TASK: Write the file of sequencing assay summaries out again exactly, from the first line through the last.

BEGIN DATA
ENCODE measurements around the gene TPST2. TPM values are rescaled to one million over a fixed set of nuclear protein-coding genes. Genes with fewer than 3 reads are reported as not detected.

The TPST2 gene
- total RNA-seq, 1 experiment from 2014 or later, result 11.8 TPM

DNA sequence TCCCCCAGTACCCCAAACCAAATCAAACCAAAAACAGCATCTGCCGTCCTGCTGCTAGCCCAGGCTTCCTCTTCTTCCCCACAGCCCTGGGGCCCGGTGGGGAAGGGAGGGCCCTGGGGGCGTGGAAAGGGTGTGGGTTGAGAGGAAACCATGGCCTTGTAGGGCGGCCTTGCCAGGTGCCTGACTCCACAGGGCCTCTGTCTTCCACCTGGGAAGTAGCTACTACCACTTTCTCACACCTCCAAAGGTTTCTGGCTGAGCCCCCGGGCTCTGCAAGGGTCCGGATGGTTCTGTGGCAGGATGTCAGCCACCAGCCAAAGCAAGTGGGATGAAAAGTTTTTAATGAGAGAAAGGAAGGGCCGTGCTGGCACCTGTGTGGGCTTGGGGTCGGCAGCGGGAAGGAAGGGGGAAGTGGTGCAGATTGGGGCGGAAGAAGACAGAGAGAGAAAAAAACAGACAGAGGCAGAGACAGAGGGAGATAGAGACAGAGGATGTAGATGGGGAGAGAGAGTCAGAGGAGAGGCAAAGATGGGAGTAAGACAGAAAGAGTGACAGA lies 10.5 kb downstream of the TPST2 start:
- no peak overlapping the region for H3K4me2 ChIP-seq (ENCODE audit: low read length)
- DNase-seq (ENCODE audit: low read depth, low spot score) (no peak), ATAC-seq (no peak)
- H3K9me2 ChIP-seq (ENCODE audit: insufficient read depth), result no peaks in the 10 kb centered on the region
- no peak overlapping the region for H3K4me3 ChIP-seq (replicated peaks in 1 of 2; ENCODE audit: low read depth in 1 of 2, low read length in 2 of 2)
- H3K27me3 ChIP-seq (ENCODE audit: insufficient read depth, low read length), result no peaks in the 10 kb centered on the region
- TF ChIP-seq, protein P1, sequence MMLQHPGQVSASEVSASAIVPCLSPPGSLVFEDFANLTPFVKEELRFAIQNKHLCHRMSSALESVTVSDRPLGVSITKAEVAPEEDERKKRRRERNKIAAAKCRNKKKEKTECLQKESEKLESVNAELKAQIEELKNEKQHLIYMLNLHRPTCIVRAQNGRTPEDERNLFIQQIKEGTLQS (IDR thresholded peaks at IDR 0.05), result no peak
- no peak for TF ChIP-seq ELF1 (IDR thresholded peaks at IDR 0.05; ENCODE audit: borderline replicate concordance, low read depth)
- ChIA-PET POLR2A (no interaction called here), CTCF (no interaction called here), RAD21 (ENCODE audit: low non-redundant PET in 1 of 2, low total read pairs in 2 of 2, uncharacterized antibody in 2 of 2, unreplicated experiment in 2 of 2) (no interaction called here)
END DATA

ENCODE measurements around the gene TPST2. TPM values are rescaled to one million over a fixed set of nuclear protein-coding genes. Genes with fewer than 3 reads are reported as not detected.

The TPST2 gene
- total RNA-seq, 1 experiment from 2014 or later, result 11.8 TPM

DNA sequence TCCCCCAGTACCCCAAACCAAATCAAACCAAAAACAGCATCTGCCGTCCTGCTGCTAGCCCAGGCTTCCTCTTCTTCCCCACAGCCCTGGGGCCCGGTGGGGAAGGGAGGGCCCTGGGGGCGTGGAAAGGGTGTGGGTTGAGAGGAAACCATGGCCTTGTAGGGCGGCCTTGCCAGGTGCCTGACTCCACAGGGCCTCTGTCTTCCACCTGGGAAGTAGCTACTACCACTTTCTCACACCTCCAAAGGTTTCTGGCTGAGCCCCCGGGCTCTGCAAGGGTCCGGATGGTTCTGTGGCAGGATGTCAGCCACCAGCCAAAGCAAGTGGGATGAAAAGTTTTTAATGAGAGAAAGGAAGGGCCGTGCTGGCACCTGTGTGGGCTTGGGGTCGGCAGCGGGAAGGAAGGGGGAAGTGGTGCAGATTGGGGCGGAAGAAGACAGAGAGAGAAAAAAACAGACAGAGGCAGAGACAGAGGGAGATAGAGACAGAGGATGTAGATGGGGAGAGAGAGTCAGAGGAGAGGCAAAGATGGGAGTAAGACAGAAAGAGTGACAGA lies 10.5 kb downstream of the TPST2 start:
- no peak overlapping the region for H3K4me2 ChIP-seq (ENCODE audit: low read length)
- DNase-seq (ENCODE audit: low read depth, low spot score) (no peak), ATAC-seq (no peak)
- H3K9me2 ChIP-seq (ENCODE audit: insufficient read depth), result no peaks in the 10 kb centered on the region
- no peak overlapping the region for H3K4me3 ChIP-seq (replicated peaks in 1 of 2; ENCODE audit: low read depth in 1 of 2, low read length in 2 of 2)
- H3K27me3 ChIP-seq (ENCODE audit: insufficient read depth, low read length), result no peaks in the 10 kb centered on the region
- TF ChIP-seq, protein P1, sequence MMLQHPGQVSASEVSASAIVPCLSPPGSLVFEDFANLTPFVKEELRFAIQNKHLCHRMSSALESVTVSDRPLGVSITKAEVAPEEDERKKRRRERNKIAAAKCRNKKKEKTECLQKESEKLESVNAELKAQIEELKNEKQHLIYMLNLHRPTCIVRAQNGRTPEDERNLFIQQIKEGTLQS (IDR thresholded peaks at IDR 0.05), result no peak
- no peak for TF ChIP-seq ELF1 (IDR thresholded peaks at IDR 0.05; ENCODE audit: borderline replicate concordance, low read depth)
- ChIA-PET POLR2A (no interaction called here), CTCF (no interaction called here), RAD21 (ENCODE audit: low non-redundant PET in 1 of 2, low total read pairs in 2 of 2, uncharacterized antibody in 2 of 2, unreplicated experiment in 2 of 2) (no interaction called here)